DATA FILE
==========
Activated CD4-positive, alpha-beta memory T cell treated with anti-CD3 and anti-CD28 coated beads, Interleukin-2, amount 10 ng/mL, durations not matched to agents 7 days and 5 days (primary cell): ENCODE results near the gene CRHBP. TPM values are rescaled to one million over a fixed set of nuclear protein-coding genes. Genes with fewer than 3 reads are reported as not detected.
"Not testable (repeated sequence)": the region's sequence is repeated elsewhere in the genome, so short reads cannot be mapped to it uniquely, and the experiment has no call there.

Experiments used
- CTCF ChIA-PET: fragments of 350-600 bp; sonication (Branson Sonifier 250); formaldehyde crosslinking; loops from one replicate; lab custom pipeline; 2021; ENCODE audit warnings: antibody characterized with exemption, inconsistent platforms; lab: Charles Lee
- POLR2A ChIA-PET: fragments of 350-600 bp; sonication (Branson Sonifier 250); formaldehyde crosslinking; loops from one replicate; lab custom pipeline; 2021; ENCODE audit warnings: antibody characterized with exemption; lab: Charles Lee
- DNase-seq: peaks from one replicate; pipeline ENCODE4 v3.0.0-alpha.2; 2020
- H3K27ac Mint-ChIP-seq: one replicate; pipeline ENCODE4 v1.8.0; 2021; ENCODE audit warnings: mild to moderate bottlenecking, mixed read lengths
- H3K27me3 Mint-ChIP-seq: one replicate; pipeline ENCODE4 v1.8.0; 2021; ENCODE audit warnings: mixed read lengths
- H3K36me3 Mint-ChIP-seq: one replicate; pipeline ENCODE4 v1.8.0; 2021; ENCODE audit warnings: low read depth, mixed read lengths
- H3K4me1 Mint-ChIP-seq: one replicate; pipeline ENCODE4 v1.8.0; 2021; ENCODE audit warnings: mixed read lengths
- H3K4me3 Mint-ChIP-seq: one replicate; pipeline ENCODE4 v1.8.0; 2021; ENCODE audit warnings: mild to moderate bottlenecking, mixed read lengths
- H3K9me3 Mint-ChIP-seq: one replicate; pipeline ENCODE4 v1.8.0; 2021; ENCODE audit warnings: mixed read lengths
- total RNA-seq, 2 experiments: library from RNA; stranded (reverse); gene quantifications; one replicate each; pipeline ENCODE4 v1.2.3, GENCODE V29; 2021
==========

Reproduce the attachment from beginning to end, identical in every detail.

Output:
Activated CD4-positive, alpha-beta memory T cell treated with anti-CD3 and anti-CD28 coated beads, Interleukin-2, amount 10 ng/mL, durations not matched to agents 7 days and 5 days (primary cell): ENCODE results near the gene CRHBP. TPM values are rescaled to one million over a fixed set of nuclear protein-coding genes. Genes with fewer than 3 reads are reported as not detected.
"Not testable (repeated sequence)": the region's sequence is repeated elsewhere in the genome, so short reads cannot be mapped to it uniquely, and the experiment has no call there.

Experiments used
- CTCF ChIA-PET: fragments of 350-600 bp; sonication (Branson Sonifier 250); formaldehyde crosslinking; loops from one replicate; lab custom pipeline; 2021; ENCODE audit warnings: antibody characterized with exemption, inconsistent platforms; lab: Charles Lee
- POLR2A ChIA-PET: fragments of 350-600 bp; sonication (Branson Sonifier 250); formaldehyde crosslinking; loops from one replicate; lab custom pipeline; 2021; ENCODE audit warnings: antibody characterized with exemption; lab: Charles Lee
- DNase-seq: peaks from one replicate; pipeline ENCODE4 v3.0.0-alpha.2; 2020
- H3K27ac Mint-ChIP-seq: one replicate; pipeline ENCODE4 v1.8.0; 2021; ENCODE audit warnings: mild to moderate bottlenecking, mixed read lengths
- H3K27me3 Mint-ChIP-seq: one replicate; pipeline ENCODE4 v1.8.0; 2021; ENCODE audit warnings: mixed read lengths
- H3K36me3 Mint-ChIP-seq: one replicate; pipeline ENCODE4 v1.8.0; 2021; ENCODE audit warnings: low read depth, mixed read lengths
- H3K4me1 Mint-ChIP-seq: one replicate; pipeline ENCODE4 v1.8.0; 2021; ENCODE audit warnings: mixed read lengths
- H3K4me3 Mint-ChIP-seq: one replicate; pipeline ENCODE4 v1.8.0; 2021; ENCODE audit warnings: mild to moderate bottlenecking, mixed read lengths
- H3K9me3 Mint-ChIP-seq: one replicate; pipeline ENCODE4 v1.8.0; 2021; ENCODE audit warnings: mixed read lengths
- total RNA-seq, 2 experiments: library from RNA; stranded (reverse); gene quantifications; one replicate each; pipeline ENCODE4 v1.2.3, GENCODE V29; 2021